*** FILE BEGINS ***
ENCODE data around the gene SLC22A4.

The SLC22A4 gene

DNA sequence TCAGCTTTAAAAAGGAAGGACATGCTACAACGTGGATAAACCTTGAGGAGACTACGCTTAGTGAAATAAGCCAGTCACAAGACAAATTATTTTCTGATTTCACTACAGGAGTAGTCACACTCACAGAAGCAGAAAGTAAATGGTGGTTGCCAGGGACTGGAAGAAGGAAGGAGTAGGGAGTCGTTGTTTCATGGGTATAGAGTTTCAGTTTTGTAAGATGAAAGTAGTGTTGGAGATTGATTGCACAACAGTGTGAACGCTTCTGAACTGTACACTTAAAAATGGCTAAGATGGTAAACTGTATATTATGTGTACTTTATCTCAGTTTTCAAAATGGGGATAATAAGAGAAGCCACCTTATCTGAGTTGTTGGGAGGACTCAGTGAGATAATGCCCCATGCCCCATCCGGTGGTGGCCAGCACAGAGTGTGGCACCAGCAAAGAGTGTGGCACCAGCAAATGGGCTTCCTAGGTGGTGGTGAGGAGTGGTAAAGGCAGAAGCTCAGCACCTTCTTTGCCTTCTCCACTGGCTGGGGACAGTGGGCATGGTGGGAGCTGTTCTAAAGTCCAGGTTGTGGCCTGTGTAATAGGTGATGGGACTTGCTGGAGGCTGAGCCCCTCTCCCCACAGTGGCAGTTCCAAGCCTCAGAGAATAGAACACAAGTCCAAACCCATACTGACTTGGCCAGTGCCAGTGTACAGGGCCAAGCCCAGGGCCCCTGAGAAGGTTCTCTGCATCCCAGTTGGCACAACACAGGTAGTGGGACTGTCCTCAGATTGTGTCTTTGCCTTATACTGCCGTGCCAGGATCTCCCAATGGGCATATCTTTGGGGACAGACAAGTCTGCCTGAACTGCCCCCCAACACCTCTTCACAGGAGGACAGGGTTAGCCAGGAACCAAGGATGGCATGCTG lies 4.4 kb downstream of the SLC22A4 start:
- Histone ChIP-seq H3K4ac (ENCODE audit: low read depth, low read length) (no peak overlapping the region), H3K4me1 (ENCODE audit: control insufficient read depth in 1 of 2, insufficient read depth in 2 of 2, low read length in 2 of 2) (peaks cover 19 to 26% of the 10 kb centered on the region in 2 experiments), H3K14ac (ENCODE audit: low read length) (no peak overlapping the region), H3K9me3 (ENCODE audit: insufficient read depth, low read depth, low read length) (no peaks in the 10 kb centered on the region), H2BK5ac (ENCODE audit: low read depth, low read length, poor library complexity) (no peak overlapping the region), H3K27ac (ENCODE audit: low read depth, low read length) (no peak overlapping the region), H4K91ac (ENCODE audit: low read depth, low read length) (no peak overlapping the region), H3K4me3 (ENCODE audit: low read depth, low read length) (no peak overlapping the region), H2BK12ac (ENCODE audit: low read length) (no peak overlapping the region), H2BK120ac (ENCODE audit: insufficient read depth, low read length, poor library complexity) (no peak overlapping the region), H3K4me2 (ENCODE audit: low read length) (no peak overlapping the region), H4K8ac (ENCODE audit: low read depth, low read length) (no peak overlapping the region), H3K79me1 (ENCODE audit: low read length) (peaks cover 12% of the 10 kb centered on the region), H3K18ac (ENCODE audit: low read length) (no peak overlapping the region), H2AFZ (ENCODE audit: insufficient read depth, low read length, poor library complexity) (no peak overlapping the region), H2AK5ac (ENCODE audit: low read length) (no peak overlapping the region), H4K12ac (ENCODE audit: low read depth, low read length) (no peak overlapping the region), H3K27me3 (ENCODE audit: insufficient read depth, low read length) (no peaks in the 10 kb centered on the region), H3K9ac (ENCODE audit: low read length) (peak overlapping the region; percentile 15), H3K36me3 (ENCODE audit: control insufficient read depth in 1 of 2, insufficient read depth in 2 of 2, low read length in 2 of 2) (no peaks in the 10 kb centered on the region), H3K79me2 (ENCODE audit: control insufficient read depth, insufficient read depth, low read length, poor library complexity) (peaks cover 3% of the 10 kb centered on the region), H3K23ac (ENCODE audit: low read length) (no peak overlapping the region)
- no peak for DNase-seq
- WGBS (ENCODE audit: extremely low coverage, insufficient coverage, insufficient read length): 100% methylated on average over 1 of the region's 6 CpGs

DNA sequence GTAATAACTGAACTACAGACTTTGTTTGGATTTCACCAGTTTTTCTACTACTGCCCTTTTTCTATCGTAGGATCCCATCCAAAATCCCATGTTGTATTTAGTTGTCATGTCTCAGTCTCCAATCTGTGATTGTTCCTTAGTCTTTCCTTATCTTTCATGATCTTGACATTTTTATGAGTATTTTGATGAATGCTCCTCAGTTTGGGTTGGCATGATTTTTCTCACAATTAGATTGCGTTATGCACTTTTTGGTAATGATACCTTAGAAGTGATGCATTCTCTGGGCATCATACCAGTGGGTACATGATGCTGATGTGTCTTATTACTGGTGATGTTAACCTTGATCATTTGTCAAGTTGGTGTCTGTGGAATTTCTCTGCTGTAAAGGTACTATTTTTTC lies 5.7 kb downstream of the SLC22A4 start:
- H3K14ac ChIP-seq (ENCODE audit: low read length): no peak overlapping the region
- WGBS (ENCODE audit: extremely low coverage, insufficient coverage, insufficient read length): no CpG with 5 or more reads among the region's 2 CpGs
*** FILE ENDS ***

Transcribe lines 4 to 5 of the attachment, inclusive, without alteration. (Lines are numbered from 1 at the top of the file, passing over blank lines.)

- Histone ChIP-seq H3K4ac (ENCODE audit: low read depth, low read length) (no peak overlapping the region), H3K4me1 (ENCODE audit: control insufficient read depth in 1 of 2, insufficient read depth in 2 of 2, low read length in 2 of 2) (peaks cover 19 to 26% of the 10 kb centered on the region in 2 experiments), H3K14ac (ENCODE audit: low read length) (no peak overlapping the region), H3K9me3 (ENCODE audit: insufficient read depth, low read depth, low read length) (no peaks in the 10 kb centered on the region), H2BK5ac (ENCODE audit: low read depth, low read length, poor library complexity) (no peak overlapping the region), H3K27ac (ENCODE audit: low read depth, low read length) (no peak overlapping the region), H4K91ac (ENCODE audit: low read depth, low read length) (no peak overlapping the region), H3K4me3 (ENCODE audit: low read depth, low read length) (no peak overlapping the region), H2BK12ac (ENCODE audit: low read length) (no peak overlapping the region), H2BK120ac (ENCODE audit: insufficient read depth, low read length, poor library complexity) (no peak overlapping the region), H3K4me2 (ENCODE audit: low read length) (no peak overlapping the region), H4K8ac (ENCODE audit: low read depth, low read length) (no peak overlapping the region), H3K79me1 (ENCODE audit: low read length) (peaks cover 12% of the 10 kb centered on the region), H3K18ac (ENCODE audit: low read length) (no peak overlapping the region), H2AFZ (ENCODE audit: insufficient read depth, low read length, poor library complexity) (no peak overlapping the region), H2AK5ac (ENCODE audit: low read length) (no peak overlapping the region), H4K12ac (ENCODE audit: low read depth, low read length) (no peak overlapping the region), H3K27me3 (ENCODE audit: insufficient read depth, low read length) (no peaks in the 10 kb centered on the region), H3K9ac (ENCODE audit: low read length) (peak overlapping the region; percentile 15), H3K36me3 (ENCODE audit: control insufficient read depth in 1 of 2, insufficient read depth in 2 of 2, low read length in 2 of 2) (no peaks in the 10 kb centered on the region), H3K79me2 (ENCODE audit: control insufficient read depth, insufficient read depth, low read length, poor library complexity) (peaks cover 3% of the 10 kb centered on the region), H3K23ac (ENCODE audit: low read length) (no peak overlapping the region)
- no peak for DNase-seq